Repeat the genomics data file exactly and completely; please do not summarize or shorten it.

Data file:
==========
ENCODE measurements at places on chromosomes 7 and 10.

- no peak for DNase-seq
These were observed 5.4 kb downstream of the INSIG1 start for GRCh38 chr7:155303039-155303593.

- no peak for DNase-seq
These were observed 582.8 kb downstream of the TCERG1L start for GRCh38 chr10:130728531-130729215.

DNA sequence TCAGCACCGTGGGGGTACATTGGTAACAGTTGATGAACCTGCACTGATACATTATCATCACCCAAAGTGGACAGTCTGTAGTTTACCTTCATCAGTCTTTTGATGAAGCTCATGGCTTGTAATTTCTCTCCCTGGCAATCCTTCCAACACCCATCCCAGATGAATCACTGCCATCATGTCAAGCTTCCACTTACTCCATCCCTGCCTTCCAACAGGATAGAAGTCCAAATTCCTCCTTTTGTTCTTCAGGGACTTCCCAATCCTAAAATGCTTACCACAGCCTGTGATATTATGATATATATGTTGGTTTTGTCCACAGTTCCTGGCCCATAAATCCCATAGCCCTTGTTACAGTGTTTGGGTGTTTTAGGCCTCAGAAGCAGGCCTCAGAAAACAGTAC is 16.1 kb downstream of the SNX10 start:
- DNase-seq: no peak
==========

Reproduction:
ENCODE measurements at places on chromosomes 7 and 10.

- no peak for DNase-seq
These were observed 5.4 kb downstream of the INSIG1 start for GRCh38 chr7:155303039-155303593.

- no peak for DNase-seq
These were observed 582.8 kb downstream of the TCERG1L start for GRCh38 chr10:130728531-130729215.

DNA sequence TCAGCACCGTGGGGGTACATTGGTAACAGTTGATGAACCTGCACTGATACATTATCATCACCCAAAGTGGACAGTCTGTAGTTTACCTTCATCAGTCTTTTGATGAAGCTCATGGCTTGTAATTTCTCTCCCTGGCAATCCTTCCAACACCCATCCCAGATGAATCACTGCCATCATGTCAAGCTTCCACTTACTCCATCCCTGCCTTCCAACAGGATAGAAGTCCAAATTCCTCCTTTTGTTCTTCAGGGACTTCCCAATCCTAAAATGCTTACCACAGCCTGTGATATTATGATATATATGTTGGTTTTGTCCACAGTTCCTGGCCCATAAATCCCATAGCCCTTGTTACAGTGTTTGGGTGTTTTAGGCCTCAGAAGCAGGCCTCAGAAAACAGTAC is 16.1 kb downstream of the SNX10 start:
- DNase-seq: no peak